Wednesday, August 31, 2005

Perpignan's Photojournalism Festival: Il ne faut surtout pas en douter…

This year, the photos concern Iraq, Bosnia, Chechnya, and we are faced with a petty squabble
says Jean-François Leroy, the director of the Visa pour l'image photojournalism festival (this year's invité d'honneur is the American photographer David Burnett, with exhibits devoted to the photos of Jonas Bendikson, Alexandra Boulat, and a Parisian collective), as he complains about the loss of subsidies.

A year ago, No Pasarán pointed out the bias and the lack of objectivity inherent in the festival (which has nothing to do with its financial difficulties, by the way, the latter being the result of opposing parties at the levels of the Perpignan town hall and of the surrounding region) and debunking the director's matter-of-fact, pseudo-objective declarations to the press.

A visit to Perpignan confirmed our worst suspicions (notice the difference — scroll to bottom of link — in the treatment of American and French military interventions abroad). It also led to an examinition of the extent that French festivals in general highlight America-bashing.

As always, the language is telling; how stories involving America are filled with overbearing scorn, smug-filled mockery, and haughty disgust; while tragedies elsewhere (i.e., that do not involve Uncle Sam, America's allies, and/or capitalists in general) — even those involving bloodthirsty dictators — are presented at best as hand-wringing tragedies beyond anybody's control.

(Here is another example of an enormous and unbelievable miscarriage of justice, due — needless to say — to the "senseless act of violence" perpetrated by an "unrepentant, brutish killer" in the U.S. army; in this case, it is not part of a government-sponsored festival but a government-funded TV station [the German government, in this case] which highlights the "callous brute" and "his idiot father who is obviously unable to tell right from wrong" — both of them presented as typical Americans.)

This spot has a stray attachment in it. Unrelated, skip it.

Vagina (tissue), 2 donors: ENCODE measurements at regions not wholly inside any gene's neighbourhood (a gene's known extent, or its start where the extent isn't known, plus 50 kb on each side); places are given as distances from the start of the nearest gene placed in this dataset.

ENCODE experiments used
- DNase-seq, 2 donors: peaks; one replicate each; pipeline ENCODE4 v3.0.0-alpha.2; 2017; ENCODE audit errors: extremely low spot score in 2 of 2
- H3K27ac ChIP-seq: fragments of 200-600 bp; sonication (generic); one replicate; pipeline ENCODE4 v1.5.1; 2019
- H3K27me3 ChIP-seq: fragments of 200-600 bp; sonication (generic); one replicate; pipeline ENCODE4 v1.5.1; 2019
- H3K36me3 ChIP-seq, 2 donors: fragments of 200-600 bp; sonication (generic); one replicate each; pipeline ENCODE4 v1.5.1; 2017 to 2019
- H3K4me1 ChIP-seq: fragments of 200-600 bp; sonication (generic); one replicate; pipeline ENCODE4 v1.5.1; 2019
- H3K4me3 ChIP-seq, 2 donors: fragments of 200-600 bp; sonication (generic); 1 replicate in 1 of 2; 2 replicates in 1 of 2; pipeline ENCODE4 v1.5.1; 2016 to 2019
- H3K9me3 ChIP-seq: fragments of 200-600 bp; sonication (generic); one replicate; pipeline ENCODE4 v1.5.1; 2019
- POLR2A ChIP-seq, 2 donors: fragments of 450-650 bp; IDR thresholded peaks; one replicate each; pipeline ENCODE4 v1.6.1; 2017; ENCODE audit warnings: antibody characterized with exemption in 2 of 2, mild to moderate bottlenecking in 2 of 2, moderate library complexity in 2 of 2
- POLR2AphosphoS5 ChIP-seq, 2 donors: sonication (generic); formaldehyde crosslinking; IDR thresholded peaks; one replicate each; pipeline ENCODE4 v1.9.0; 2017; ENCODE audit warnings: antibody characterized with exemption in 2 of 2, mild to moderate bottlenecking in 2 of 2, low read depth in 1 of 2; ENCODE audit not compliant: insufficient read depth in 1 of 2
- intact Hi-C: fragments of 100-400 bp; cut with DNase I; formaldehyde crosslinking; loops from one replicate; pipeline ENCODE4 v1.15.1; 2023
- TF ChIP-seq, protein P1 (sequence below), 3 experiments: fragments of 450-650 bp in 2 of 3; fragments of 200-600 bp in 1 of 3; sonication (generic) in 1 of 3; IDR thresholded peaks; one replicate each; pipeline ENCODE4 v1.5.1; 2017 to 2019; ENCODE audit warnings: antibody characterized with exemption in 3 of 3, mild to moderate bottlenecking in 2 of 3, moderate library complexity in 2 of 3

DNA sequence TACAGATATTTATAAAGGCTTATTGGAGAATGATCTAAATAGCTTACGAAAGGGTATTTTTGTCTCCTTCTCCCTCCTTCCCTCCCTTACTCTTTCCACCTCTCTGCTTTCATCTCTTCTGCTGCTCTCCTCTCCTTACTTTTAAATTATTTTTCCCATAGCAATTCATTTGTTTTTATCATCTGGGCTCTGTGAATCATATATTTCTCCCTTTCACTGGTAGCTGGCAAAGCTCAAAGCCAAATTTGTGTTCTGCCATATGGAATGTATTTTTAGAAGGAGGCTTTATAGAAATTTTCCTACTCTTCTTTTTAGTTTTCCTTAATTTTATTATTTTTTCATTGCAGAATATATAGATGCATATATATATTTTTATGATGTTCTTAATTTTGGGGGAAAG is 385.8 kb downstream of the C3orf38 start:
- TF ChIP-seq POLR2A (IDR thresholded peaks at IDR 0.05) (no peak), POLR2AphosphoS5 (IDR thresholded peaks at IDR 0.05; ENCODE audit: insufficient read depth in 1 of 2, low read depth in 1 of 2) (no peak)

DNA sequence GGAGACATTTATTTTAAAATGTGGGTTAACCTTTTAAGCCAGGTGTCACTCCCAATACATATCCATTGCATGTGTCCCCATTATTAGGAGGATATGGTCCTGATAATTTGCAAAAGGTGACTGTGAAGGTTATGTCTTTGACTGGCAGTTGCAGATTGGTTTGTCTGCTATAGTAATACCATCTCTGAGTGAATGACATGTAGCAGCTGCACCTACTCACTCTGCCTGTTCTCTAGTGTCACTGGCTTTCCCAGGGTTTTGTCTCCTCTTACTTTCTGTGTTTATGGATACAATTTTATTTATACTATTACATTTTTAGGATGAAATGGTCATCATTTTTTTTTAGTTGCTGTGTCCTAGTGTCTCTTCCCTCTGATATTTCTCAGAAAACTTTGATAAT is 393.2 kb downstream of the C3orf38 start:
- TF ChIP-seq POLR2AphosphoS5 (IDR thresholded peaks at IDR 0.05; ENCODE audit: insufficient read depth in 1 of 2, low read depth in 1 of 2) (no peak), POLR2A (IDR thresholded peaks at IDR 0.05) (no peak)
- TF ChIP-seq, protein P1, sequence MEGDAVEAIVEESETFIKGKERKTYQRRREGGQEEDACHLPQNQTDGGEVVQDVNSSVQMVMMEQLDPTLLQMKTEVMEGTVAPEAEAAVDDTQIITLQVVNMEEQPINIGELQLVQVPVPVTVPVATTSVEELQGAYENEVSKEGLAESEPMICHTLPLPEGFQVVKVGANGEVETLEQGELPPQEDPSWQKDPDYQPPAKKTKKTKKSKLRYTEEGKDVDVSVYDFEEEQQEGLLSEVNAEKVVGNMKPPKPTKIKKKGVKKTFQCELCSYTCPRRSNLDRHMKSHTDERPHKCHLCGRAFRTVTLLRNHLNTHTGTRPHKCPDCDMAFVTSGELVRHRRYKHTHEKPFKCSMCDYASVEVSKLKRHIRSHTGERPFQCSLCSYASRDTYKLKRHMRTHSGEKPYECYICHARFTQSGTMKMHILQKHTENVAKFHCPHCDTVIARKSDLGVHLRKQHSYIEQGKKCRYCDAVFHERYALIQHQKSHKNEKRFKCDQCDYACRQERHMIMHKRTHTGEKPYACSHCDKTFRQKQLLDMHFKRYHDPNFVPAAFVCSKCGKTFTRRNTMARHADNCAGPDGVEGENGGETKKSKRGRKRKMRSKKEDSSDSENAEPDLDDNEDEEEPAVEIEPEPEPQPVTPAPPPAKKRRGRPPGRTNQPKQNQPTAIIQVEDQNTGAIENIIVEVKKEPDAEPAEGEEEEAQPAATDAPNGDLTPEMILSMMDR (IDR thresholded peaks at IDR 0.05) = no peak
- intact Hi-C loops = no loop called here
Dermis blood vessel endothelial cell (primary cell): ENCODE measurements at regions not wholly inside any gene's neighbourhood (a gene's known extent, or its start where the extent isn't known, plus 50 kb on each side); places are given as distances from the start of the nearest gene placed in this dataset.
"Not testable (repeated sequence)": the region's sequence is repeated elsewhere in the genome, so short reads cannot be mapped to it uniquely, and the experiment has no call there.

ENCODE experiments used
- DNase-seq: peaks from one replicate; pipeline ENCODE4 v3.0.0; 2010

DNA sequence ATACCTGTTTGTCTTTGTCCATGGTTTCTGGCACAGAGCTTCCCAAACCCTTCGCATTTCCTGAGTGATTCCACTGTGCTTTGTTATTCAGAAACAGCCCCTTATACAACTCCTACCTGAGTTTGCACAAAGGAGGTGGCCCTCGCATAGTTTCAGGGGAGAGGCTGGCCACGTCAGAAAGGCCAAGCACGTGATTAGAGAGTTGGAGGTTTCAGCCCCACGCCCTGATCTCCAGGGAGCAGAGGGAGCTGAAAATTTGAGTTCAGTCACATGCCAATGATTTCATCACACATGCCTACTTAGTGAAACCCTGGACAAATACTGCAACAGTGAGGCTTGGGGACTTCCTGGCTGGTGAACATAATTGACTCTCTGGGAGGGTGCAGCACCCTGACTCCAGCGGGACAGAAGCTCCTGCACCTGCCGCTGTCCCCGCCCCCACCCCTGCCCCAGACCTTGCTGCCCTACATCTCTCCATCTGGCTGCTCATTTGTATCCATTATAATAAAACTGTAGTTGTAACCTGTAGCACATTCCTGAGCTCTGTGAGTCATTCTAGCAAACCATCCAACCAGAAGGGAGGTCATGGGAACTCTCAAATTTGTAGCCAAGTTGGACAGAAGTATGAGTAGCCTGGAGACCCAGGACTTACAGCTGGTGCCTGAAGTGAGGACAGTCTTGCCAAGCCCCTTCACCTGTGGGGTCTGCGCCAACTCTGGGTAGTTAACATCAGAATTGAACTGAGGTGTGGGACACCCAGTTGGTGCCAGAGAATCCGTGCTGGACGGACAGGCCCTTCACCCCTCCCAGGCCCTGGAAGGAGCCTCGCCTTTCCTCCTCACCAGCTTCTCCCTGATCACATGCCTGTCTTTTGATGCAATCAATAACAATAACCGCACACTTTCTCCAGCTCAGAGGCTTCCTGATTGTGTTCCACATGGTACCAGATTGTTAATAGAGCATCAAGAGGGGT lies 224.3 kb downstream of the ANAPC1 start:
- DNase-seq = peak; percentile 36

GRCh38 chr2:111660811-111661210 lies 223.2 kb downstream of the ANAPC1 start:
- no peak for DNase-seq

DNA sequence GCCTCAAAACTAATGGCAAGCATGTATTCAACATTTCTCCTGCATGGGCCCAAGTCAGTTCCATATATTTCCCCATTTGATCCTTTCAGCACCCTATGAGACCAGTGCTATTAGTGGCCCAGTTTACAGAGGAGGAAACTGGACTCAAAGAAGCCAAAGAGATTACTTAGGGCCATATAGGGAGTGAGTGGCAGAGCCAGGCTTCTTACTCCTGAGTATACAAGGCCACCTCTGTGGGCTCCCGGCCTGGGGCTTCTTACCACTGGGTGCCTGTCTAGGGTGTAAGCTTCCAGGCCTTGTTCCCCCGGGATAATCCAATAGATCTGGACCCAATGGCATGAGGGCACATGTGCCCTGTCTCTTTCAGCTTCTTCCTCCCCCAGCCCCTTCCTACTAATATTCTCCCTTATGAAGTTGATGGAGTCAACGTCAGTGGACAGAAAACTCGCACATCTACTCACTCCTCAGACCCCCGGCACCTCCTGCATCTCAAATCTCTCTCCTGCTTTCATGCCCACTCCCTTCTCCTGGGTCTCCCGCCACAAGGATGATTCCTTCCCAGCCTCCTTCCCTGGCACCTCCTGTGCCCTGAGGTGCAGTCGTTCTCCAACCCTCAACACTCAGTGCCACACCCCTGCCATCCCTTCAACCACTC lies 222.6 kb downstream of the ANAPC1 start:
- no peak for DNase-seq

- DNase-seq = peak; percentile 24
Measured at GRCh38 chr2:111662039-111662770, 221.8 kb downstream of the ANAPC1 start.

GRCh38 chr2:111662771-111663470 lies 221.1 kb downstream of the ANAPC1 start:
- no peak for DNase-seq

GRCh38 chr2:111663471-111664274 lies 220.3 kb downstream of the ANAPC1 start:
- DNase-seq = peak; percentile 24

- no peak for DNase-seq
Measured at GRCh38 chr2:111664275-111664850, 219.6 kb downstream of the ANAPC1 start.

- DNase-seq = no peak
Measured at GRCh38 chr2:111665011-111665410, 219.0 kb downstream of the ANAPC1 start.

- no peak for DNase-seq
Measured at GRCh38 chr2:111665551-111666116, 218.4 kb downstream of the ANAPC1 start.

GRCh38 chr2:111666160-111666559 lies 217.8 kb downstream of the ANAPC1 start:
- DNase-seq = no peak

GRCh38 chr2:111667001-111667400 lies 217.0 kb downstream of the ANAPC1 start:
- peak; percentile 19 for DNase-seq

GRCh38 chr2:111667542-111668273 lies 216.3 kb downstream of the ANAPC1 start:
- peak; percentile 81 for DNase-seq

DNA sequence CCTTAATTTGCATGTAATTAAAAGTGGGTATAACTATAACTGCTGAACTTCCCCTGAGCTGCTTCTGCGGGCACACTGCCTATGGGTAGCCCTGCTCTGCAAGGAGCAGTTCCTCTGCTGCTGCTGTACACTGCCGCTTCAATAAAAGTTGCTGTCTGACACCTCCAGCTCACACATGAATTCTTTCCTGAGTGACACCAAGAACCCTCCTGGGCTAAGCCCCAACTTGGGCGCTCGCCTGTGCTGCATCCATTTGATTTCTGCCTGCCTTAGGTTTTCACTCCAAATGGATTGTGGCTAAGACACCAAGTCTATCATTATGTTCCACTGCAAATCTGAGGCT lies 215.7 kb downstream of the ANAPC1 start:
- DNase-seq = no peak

From this year's Perpignan harvest (which, among other "burning questions", includes the seminar "Is photojournalism a political act?"), there is Jérome Sessini, Lynsey Addario, and

Paul Fusco, one of the greatest and most prolific photographers of his generation, [who] has tackled a subject that is taboo: burials of U.S. soldiers killed in Iraq. Here is a social issue so many would like to hide away, never to be mentioned lest it undermine the morale of the American people. The harsh truth seen in the photos proves (did anyone ever think otherwise [fallait-il en douter] ?) that military victims do not come from wealthy families.
Thank goodness the French authorities have — once again — alerted the world (and Americans themselves!) to the danger of treacherous Americans ("a social issue so many would like to hide away"), to the need for a teaching program for blinded Americans ("Taboo, never to be mentioned, the harsh truth seen in the photos"), and to the existence of simpleton Americans (everyone not aware of the above and who ever was so silly as to think "otherwise").

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